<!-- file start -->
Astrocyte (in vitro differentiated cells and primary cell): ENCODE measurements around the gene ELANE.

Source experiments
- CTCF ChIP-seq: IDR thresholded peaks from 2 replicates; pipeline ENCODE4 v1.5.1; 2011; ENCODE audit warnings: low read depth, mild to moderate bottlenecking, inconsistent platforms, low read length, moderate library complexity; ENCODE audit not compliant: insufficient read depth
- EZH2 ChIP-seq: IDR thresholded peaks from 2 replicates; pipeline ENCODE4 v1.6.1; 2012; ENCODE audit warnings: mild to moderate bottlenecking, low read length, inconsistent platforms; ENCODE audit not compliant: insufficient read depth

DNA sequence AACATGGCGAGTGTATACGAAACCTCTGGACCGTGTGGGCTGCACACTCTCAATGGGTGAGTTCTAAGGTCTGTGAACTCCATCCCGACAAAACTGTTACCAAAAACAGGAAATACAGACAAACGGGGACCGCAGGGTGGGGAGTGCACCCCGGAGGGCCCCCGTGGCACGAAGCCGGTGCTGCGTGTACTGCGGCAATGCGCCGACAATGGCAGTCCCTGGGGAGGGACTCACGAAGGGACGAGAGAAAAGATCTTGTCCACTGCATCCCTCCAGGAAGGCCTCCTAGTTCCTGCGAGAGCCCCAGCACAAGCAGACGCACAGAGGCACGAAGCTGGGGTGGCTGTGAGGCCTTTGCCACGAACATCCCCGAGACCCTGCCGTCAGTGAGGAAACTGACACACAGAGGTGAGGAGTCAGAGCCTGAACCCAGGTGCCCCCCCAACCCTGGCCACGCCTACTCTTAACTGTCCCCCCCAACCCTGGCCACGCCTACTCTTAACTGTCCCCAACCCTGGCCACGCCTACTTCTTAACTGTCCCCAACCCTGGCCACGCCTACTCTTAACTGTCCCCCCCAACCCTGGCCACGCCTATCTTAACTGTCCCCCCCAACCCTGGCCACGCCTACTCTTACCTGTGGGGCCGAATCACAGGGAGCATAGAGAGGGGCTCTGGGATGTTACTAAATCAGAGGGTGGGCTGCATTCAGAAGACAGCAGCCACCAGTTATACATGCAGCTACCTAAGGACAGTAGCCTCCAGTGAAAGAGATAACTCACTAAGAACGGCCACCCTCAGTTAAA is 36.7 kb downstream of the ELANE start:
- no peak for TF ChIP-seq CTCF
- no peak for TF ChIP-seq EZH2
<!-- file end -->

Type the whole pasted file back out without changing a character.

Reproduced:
Astrocyte (in vitro differentiated cells and primary cell): ENCODE measurements around the gene ELANE.

Source experiments
- CTCF ChIP-seq: IDR thresholded peaks from 2 replicates; pipeline ENCODE4 v1.5.1; 2011; ENCODE audit warnings: low read depth, mild to moderate bottlenecking, inconsistent platforms, low read length, moderate library complexity; ENCODE audit not compliant: insufficient read depth
- EZH2 ChIP-seq: IDR thresholded peaks from 2 replicates; pipeline ENCODE4 v1.6.1; 2012; ENCODE audit warnings: mild to moderate bottlenecking, low read length, inconsistent platforms; ENCODE audit not compliant: insufficient read depth

DNA sequence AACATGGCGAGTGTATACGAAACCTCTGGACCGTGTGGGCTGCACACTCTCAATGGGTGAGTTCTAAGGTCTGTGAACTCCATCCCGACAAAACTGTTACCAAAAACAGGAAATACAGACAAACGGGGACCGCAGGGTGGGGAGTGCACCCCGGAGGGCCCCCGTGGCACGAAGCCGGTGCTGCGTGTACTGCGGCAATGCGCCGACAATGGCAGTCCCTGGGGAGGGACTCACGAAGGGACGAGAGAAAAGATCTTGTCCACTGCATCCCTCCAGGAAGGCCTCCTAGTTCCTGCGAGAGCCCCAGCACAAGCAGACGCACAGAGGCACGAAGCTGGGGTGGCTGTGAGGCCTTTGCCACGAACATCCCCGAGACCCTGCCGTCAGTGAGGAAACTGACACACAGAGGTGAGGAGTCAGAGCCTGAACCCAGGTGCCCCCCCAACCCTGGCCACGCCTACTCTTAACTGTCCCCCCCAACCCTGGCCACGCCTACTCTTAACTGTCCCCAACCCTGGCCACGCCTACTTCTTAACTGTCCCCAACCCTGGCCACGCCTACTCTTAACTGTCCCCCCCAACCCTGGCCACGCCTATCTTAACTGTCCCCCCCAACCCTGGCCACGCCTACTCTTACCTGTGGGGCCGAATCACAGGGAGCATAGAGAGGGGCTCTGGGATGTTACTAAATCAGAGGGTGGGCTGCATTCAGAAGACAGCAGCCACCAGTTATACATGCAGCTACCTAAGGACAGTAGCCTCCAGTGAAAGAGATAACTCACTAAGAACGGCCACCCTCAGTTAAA is 36.7 kb downstream of the ELANE start:
- no peak for TF ChIP-seq CTCF
- no peak for TF ChIP-seq EZH2